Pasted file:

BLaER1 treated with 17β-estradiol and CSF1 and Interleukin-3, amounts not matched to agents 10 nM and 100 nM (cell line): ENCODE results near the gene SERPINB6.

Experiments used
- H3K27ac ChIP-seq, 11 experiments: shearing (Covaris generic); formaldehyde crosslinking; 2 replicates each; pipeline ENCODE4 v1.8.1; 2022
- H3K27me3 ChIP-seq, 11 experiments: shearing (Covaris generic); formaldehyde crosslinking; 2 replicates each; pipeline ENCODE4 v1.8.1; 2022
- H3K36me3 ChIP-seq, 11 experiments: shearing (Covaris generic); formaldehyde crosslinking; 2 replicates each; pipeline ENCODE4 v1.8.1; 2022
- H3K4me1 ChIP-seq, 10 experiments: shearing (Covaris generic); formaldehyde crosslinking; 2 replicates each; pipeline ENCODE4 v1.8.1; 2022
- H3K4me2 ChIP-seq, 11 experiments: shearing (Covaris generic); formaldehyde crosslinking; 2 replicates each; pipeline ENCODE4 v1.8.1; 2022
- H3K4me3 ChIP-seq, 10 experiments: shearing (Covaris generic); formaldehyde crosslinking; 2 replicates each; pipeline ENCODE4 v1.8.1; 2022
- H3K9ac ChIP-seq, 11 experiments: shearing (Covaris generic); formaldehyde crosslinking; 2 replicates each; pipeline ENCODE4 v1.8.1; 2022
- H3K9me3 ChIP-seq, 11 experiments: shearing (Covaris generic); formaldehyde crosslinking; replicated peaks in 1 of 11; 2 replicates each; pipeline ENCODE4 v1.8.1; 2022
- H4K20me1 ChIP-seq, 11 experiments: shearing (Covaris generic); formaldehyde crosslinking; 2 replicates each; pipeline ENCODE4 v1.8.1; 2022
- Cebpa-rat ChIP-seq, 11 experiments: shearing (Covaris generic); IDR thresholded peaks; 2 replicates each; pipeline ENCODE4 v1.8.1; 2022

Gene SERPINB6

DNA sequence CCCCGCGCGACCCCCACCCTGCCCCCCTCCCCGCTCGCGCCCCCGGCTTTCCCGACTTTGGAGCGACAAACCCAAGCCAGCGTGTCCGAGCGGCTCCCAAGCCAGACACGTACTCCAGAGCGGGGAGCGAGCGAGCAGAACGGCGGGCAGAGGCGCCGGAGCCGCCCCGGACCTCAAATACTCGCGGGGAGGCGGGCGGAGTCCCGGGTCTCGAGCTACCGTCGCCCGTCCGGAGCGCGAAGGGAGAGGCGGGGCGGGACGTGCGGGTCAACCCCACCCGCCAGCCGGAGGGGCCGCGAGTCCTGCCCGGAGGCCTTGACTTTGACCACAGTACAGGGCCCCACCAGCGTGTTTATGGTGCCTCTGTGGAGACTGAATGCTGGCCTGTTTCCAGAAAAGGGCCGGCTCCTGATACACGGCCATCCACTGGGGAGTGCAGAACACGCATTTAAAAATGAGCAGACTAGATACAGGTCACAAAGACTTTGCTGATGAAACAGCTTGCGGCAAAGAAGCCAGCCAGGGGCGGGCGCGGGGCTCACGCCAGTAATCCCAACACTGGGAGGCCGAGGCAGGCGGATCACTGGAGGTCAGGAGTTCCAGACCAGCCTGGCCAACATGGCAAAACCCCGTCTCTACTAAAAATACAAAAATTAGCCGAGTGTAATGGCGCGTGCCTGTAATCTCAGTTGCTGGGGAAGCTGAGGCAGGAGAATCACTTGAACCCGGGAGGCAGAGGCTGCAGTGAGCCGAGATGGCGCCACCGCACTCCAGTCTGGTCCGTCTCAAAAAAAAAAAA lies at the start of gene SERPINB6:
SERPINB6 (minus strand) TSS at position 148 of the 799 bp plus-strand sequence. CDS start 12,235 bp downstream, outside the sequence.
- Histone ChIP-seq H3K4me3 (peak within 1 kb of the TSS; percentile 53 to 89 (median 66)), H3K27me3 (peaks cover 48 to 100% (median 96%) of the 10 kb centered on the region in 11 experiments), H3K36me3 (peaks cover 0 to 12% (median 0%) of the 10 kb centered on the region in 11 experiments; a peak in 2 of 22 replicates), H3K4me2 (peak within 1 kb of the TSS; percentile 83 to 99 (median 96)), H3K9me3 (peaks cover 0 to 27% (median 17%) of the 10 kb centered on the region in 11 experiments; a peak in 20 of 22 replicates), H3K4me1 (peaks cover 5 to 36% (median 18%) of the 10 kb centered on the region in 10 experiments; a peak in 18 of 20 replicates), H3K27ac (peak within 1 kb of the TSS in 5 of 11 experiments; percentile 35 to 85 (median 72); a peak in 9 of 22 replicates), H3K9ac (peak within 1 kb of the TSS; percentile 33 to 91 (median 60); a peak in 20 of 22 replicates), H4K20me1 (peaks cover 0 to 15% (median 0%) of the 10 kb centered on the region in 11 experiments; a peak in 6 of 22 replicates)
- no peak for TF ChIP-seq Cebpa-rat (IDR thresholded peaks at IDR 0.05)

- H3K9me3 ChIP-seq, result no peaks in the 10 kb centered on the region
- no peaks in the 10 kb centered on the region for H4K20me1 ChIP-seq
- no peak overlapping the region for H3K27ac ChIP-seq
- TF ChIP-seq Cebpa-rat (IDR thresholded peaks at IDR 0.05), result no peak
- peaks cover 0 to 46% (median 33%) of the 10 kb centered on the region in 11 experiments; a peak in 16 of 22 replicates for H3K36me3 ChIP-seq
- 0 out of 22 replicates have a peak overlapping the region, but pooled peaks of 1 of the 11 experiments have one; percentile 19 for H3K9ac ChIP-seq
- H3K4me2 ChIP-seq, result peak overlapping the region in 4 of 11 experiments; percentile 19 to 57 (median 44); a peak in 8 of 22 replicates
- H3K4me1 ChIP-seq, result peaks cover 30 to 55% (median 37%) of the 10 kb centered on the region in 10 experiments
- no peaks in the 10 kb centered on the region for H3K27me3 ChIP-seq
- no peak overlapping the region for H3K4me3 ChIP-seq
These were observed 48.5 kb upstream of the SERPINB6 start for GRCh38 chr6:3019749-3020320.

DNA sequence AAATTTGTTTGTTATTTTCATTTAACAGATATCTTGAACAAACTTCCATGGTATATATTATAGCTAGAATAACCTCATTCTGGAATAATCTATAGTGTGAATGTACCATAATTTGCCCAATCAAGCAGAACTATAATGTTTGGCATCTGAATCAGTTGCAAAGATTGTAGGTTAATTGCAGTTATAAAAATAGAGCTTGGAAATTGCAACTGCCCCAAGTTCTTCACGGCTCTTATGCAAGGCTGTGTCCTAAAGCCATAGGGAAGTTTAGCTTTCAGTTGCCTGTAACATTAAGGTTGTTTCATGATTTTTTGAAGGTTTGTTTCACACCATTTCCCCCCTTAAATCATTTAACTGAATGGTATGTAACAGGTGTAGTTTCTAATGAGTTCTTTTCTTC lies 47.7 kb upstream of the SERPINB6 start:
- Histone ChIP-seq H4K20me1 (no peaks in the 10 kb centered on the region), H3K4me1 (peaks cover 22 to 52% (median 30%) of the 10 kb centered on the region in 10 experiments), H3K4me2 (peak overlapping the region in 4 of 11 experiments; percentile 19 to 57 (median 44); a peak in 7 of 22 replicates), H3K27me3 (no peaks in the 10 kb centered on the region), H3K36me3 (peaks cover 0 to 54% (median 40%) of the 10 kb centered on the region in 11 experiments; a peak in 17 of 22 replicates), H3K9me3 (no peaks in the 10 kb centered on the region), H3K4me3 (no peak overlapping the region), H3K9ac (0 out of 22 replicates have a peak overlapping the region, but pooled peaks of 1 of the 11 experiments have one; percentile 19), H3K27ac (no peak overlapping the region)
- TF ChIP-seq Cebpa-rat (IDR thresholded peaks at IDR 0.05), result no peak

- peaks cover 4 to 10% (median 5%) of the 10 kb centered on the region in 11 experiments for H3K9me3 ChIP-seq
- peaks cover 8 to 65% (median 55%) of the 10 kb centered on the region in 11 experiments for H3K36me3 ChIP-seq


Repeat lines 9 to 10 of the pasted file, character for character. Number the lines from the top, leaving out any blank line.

- H3K9ac ChIP-seq, 11 experiments: shearing (Covaris generic); formaldehyde crosslinking; 2 replicates each; pipeline ENCODE4 v1.8.1; 2022
- H3K9me3 ChIP-seq, 11 experiments: shearing (Covaris generic); formaldehyde crosslinking; replicated peaks in 1 of 11; 2 replicates each; pipeline ENCODE4 v1.8.1; 2022